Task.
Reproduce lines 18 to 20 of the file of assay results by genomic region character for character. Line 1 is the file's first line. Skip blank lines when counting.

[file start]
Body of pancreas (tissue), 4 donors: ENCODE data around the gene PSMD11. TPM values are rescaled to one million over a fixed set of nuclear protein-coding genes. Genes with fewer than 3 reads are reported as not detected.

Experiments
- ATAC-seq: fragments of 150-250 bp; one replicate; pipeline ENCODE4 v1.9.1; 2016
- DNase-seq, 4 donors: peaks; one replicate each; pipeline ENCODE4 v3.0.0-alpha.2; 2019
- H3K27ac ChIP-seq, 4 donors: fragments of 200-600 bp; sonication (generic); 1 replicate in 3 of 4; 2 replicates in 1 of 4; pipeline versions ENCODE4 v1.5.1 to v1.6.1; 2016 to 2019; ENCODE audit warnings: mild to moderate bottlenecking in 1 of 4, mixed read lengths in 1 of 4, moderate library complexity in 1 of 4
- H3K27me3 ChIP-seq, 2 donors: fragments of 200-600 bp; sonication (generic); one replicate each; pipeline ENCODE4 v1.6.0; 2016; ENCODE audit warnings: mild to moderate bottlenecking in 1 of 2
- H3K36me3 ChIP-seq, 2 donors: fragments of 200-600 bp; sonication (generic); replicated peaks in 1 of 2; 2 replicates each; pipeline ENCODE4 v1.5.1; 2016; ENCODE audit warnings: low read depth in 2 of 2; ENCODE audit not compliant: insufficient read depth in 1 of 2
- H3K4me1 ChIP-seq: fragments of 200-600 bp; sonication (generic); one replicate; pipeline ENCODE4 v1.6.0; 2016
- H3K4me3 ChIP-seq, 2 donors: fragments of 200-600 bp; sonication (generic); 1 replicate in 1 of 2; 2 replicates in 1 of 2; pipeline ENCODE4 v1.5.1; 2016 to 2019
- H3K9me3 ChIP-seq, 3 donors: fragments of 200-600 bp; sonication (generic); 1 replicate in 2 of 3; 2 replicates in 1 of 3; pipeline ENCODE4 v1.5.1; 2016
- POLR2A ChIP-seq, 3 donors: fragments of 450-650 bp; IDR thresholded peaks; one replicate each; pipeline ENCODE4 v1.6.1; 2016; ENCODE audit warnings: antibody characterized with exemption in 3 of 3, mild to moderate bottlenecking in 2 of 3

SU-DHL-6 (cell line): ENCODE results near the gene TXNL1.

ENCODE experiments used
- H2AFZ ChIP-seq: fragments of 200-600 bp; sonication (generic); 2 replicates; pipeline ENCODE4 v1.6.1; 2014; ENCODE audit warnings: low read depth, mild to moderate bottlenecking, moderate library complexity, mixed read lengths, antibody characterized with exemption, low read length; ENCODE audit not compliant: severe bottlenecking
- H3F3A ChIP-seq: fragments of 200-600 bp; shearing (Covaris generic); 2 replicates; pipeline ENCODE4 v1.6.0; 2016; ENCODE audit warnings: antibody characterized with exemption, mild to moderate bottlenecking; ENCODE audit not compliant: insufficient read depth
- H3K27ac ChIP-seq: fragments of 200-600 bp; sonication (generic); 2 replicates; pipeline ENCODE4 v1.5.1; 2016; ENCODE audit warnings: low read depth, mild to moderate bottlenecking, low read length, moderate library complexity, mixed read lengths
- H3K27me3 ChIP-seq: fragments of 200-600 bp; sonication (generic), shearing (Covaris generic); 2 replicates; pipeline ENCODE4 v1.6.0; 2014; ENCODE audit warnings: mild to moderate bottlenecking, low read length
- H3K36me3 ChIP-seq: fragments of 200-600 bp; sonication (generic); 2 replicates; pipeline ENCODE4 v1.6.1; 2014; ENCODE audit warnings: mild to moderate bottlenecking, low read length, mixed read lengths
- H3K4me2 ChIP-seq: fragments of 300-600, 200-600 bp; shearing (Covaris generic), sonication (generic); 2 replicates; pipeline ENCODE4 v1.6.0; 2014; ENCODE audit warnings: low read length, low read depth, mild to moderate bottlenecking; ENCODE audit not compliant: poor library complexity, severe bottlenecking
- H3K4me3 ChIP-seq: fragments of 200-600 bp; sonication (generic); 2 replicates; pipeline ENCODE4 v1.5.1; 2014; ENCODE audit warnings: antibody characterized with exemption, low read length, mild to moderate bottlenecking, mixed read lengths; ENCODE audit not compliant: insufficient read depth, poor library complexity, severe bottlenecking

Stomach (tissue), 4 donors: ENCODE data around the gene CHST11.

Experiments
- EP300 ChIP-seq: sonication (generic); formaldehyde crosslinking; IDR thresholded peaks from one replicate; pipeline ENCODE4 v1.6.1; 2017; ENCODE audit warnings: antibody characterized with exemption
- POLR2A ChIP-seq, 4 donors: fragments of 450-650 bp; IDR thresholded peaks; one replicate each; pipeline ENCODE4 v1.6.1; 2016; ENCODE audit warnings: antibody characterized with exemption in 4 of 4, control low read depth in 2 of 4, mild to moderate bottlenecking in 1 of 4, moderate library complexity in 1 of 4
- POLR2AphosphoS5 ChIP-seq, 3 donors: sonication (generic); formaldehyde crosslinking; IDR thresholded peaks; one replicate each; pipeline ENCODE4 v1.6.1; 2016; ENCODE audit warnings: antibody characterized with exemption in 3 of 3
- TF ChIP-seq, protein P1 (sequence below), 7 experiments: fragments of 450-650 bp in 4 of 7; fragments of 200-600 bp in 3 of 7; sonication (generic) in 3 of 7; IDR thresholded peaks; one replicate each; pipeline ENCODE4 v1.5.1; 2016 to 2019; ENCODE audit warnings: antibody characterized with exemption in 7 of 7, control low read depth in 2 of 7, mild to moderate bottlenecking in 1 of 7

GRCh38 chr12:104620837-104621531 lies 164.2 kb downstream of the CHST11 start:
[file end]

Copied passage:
- H3K36me3 ChIP-seq: fragments of 200-600 bp; sonication (generic); 2 replicates; pipeline ENCODE4 v1.6.1; 2014; ENCODE audit warnings: mild to moderate bottlenecking, low read length, mixed read lengths
- H3K4me2 ChIP-seq: fragments of 300-600, 200-600 bp; shearing (Covaris generic), sonication (generic); 2 replicates; pipeline ENCODE4 v1.6.0; 2014; ENCODE audit warnings: low read length, low read depth, mild to moderate bottlenecking; ENCODE audit not compliant: poor library complexity, severe bottlenecking
- H3K4me3 ChIP-seq: fragments of 200-600 bp; sonication (generic); 2 replicates; pipeline ENCODE4 v1.5.1; 2014; ENCODE audit warnings: antibody characterized with exemption, low read length, mild to moderate bottlenecking, mixed read lengths; ENCODE audit not compliant: insufficient read depth, poor library complexity, severe bottlenecking